The Big Conversation:
Riding high nationally, Mitt Romney on Wednesday arrived in Texas, where he still faces some challenges with Republican voters.
The former Massachusetts governor began his visit to the state with a stop at a private fundraiser in Dallas. Today he travels to San Antonio and Houston, where he'll pick up the endorsement of George H.W. Bush.
Bush's endorsement — as well as that of Jeb Bush, the former Florida governor, who endorsed Romney last week — adds to the growing number of establishment Republicans uniting behind Romney as he amasses what many have deemed an insurmountable delegate lead among the GOP candidates.
The former president "believes it's time for this phase of the campaign to reach a conclusion and get on with regaining the White House,” Bush aide Jim McGrath told the San Antonio Express-News.
But Romney's Texas visit comes as polls show Rick Santorum, his closest competitor, still enjoying a lead among Republicans in the state, which votes May 29. The latest RealClearPolitics polling average for Texas shows Santorum leading Romney, 33 percent to 30 percent.
In San Antonio last week, Santorum vowed to mount a vigorous fight to win the Texas primary, where conservatives could propel him to victory, as they have in several Southern and Midwestern states. The demise of Newt Gingrich — he announced this week that he would cut back on staff and campaigning — could also push additional conservative voters Santorum's way.
A victory for Santorum in Texas in May wouldn't stop Romney, but as Jim Henson, who teaches government at the University of Texas at Austin and runs the Texas Politics Project, tells The Dallas Morning News, Romney must blunt some of Santorum's momentum — and Texas could figure prominently in that plan. “Romney has paid so little attention to Texas up to this point,” Henson said. “It makes sense for him to use Texas as a cash register, but also extend his lead in the delegate count.”
- Attorney General Greg Abbott, in Washington to attend the Supreme Court hearings on health care reform, said on his Facebook page Wednesday that he felt "even more confident that a majority of the justices agree that the key part of Obamacare — the individual mandate — will be ruled unconstitutional." Of Wednesday's proceedings, which centered on whether the individual mandate provision could be removed from the health care law, Gov. Rick Perry tweeted: "ObamaCare may limp out of the Supreme Court on life support. But the American people will vote it and Obama out of existence this fall." Find Thanh Tan's roundup of Texas leaders' reaction to the day's arguments here.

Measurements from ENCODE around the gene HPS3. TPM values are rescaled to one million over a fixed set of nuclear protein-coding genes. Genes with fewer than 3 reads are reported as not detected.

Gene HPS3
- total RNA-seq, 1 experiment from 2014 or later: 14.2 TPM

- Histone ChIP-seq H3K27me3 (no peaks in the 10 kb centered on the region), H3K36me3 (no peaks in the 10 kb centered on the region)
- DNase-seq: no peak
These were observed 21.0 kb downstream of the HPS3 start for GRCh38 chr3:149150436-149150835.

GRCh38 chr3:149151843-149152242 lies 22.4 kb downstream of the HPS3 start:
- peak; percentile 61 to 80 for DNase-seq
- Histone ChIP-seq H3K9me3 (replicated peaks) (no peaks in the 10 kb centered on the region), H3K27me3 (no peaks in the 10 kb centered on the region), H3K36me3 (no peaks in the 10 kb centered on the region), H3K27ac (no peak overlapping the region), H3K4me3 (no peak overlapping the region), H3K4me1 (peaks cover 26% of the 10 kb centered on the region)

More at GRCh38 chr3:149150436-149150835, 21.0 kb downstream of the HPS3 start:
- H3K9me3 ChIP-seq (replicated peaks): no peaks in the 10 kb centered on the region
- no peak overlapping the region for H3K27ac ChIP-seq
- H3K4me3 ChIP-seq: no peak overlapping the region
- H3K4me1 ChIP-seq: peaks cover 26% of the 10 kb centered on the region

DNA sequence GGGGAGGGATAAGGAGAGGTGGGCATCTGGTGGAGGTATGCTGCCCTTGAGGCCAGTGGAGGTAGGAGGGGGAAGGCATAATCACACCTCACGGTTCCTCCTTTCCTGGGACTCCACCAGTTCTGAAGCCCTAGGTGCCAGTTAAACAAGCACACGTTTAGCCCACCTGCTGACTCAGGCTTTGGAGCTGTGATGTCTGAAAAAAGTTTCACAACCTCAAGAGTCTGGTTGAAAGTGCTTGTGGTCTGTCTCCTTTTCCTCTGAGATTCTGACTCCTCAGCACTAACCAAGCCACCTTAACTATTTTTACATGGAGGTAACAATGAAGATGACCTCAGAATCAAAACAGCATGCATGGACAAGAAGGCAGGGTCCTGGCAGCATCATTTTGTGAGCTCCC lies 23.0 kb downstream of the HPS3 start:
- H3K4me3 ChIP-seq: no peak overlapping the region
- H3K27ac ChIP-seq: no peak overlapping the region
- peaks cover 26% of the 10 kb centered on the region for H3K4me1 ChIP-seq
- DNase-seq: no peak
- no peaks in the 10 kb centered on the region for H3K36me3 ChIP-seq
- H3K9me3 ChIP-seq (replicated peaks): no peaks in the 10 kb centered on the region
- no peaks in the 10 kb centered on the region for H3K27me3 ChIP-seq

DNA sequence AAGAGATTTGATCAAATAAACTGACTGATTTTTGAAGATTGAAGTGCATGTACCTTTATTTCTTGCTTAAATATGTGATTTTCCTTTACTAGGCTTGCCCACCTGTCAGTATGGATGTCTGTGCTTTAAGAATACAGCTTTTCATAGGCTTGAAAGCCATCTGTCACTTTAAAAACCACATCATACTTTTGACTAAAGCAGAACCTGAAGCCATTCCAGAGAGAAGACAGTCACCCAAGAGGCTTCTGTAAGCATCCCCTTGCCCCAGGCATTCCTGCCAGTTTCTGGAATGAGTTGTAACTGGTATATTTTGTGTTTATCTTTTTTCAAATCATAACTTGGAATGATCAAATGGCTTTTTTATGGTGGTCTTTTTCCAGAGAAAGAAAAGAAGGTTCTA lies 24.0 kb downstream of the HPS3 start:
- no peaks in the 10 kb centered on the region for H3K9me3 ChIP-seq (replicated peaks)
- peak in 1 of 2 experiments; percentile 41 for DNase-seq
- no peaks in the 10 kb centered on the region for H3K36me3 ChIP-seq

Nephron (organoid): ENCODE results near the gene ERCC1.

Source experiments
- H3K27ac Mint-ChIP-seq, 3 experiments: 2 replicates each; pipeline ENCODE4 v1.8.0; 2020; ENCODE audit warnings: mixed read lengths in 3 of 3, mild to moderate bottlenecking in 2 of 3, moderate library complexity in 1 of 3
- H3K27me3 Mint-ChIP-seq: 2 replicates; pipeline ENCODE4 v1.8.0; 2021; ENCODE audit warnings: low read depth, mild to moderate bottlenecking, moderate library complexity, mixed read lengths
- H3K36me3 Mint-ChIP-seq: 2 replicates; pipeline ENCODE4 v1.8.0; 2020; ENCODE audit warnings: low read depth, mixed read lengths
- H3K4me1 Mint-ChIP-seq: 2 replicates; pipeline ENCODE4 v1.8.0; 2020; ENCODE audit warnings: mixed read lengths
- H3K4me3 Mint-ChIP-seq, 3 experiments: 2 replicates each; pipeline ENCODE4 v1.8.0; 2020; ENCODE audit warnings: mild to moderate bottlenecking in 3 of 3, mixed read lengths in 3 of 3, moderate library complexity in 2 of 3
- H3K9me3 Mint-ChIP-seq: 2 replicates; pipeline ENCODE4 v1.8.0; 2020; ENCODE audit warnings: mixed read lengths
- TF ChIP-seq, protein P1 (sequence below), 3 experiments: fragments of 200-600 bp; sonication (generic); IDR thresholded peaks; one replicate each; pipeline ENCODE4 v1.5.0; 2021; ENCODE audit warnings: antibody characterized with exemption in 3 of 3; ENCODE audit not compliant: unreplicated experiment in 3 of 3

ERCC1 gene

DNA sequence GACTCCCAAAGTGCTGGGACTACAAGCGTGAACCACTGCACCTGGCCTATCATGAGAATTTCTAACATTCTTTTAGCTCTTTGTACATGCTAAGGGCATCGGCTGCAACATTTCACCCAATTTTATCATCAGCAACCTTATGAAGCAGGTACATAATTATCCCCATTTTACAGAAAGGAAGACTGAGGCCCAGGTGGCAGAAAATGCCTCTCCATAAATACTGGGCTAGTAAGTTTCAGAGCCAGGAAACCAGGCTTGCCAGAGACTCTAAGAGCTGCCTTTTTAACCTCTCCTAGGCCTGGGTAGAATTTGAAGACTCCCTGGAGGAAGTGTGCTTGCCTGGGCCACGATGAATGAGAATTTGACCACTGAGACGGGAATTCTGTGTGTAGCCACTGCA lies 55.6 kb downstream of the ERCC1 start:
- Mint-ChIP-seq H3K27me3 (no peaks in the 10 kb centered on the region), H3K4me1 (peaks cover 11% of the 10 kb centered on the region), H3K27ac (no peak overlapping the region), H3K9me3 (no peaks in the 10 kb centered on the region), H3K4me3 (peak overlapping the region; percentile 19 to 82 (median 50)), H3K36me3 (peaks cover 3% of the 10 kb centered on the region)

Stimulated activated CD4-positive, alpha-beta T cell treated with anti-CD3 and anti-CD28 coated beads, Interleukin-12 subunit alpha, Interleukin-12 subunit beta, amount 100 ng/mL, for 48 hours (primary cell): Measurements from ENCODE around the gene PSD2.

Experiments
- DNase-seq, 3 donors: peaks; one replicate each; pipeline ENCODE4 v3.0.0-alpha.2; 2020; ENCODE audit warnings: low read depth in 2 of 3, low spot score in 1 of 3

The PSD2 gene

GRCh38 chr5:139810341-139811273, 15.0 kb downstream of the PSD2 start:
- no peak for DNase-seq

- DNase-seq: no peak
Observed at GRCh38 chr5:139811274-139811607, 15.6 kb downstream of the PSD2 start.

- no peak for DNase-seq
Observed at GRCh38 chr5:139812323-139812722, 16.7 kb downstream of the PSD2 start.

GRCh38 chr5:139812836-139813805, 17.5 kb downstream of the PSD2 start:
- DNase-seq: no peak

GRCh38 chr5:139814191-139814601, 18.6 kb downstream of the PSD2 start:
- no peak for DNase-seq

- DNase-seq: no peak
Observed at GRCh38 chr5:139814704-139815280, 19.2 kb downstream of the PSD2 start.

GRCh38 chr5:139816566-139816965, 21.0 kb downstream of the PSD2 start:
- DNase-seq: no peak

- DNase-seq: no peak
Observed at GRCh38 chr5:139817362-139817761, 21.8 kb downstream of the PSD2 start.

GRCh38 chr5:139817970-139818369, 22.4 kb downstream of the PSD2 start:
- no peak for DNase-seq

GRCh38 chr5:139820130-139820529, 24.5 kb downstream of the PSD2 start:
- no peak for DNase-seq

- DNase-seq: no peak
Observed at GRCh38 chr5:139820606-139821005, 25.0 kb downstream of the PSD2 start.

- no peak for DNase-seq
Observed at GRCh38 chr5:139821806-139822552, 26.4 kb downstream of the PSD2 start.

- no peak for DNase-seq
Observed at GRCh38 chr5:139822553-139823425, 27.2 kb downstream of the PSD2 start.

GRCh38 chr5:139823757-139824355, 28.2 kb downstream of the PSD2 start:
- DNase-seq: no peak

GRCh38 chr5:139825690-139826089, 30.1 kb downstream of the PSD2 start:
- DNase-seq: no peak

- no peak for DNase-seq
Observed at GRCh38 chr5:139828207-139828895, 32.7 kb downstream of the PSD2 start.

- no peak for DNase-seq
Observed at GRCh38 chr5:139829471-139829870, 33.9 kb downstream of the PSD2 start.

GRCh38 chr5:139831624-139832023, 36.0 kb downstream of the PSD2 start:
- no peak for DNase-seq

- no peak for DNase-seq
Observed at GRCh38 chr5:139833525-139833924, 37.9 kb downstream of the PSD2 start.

- As the Houston Chronicle reports, a Travis County district court judge ruled this week that the King Street Patriots, a Houston-based Tea Party group, are an unregistered political action committee, not a nonprofit corporation, as they have claimed. The judge ruled that the Patriots, who had challenged several campaign finance laws, illegally helped the Republican Party by training supporters to watch polls during the 2010 elections.
- A monument commemorating the history of Spanish and Mexican pioneers in Texas will be unveiled on the south lawn of the state Capitol this morning. As the Austin American-Statesman reports, this morning's dedication caps a 12-year grassroots campaign in which supporters of the monument faced tough questions about the meaning behind the tribute. The Monitor has a deeper look at the history of the monument, whose origins can be traced to South Texas.
"I intended to contribute thoughtful commentary on the media coverage of the incident, however this goal fell flat." — University of Texas student Stephanie Eisner in a statement on the controversial political cartoon she drew for The Daily Texan mocking the media's reaction to the Trayvon Martin case
- Strength and Weakness in the Campaign of Ron Paul, The New York Times
- How America's Wimpy Recovery Has Shaped Austin, Texas, Time
- Dallas’ Margaret Hunt Hill Bridge becomes new canvas for crime, The Dallas Morning News
- UT Student Government seeks fluoride-free water fountains, Austin American-Statesman